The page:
Briefly, there are two procedures at work in this mode of painting. The negative procedure subtracts the normal footholds that the viewer expects so there is nothing to hypostatize. At first glance, it does so by bringing together all these disparate registers—representation and abstraction, figure and field—and combining them without hierarchy. It destabilizes the boundaries that traditionally keep these modes apart. For this reason, it is tempting to read into the vectoral the deconstructive routine associated with institutional critique, in which the painting refuses genre and self-identifies as a networked commodity (for example, in the work of Wade Guyton or Cheyney Thompson). But the vectoral goes in a different direction. It is neither figural nor abstract, nor is it the deconstruction of these categories; it is something else entirely. It uses the line as a means of subtraction, cancelling out our deadened visual habits. Again, this move becomes clear if we consider the vectoral in light of the habit most crucial to the success of the gestural mark. The formalism of abstract expressionism separated painting from context and deadened the internal potential of the line. At bottom, painting of that period was a method of hermetic division. It was a habit that drew lines to separate from the world. This is a deeply conservative project because it treats painting as an apotropaism, a means to ward off the night side of the image. The vectoral counteracts this habit by refusing to indulge in form. And the outside of form is not the formless so much as it is force, pure and concussive. This brings us to the positive procedure. Here the vectoral invokes two tendencies that complement and complete one another: impermanence and indestructibility. It does so through an awareness of the propulsion to mark, while insisting on the mark’s finitude. It is cognizant of failure and offers not-knowing as a lesson of epistemological value: for us, there will only ever be the incomplete, cracked, partial, and provisional. And so there is a necessity to the fluid movement with which lines dissolve away, an easiness with which this turns into that, something becoming nothing, and therefore everything, at every moment.
Looking back, it appears that Pollock and other artists of the period fell into a common egoic trap. This is the one in which you buy into the myth of your autonomous creativity and so barricade yourself into a world of your own invention, glittery, hermetic, and wafer-thin. You draw a line that says this here is not that, and that is not this, a division that is necessary for the functioning of subjectivity but that can only remain porous, precarious, deeply aware of its flawed origin and outside. Then at some moment, you can’t predict when, there will sprout a crack and this crack will portend the line’s dissolution. This won’t be pleasurable, and so you face a decision. It’s possible to let go of the line and allow for some light to come in; or you can seal up the crack and hold tight. But if you follow the latter course, there is a twist the second time around: you’ve just learned that the outside intrudes and so hereafter the preservation of the line becomes a perilous act, giving rise to anxiety, demanding constant vigilance and a profane rituality just to safeguard the status quo. If you keep going then the re-inscription of the line becomes habit, and habit becomes pathology, and then pathology becomes identity.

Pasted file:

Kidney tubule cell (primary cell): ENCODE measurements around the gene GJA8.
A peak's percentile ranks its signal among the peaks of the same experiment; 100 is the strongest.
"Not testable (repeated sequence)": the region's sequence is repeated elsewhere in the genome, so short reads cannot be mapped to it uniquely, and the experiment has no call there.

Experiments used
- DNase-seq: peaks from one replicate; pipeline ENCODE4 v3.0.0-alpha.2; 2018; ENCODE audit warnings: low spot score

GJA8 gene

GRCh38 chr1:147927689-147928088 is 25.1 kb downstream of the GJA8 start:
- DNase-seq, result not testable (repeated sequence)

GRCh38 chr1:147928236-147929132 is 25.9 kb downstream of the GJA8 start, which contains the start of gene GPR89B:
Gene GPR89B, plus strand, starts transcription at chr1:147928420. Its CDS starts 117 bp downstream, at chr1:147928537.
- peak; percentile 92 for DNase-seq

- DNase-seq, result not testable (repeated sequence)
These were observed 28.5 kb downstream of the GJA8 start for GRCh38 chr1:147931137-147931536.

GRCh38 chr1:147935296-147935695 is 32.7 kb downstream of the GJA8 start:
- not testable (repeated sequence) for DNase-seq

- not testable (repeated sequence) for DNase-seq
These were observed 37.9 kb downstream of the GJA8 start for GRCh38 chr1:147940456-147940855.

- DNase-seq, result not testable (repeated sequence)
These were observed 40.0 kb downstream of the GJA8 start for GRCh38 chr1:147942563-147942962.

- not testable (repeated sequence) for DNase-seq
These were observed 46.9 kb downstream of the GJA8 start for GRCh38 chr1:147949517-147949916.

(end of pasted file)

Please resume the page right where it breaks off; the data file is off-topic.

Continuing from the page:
This is painting as a parable.
What still fascinates about abstract expressionism is that rare vulnerable moment. Take De Kooning. In his painting Excavation (1950), the brushwork is layered and alternates an inebriated and violent application with marks of a Miró-like delicacy, finer than pirouettes. Throughout there are hints of geometry and a cumbersome grey impasto that builds up texture. The effect is one of turbulence, but turbulence achieved through prolixity rather than chaos, over-worked, repetitive, and chauvinistic in its self-aware effort. But in the upper right quadrant, there is an eye. It is filled in in white and the iris is black, simple, as though drawn with a Crayola crayon. A couple more eyes hover around this one, turned at odd angles but similar in appearance, as if he caught the same eye at different moments and each time pinned the little guy onto the canvas, as careful as a lepidopterist. Amidst all the tough moments in the painting, the bloody reds, the sets of flashing teeth and tongue-colored sectioning, this eye stands out: De Kooning sought anonymous turmoil and yet stumbled across someone else. A glance over his work from this period finds this confrontation repeated. Aggressive, dense, and insistent brush strokes give way to a cautiously wrought personage, as though a face emerged from some crack inside of the painting itself, a locale more serene than his surface-level tempest.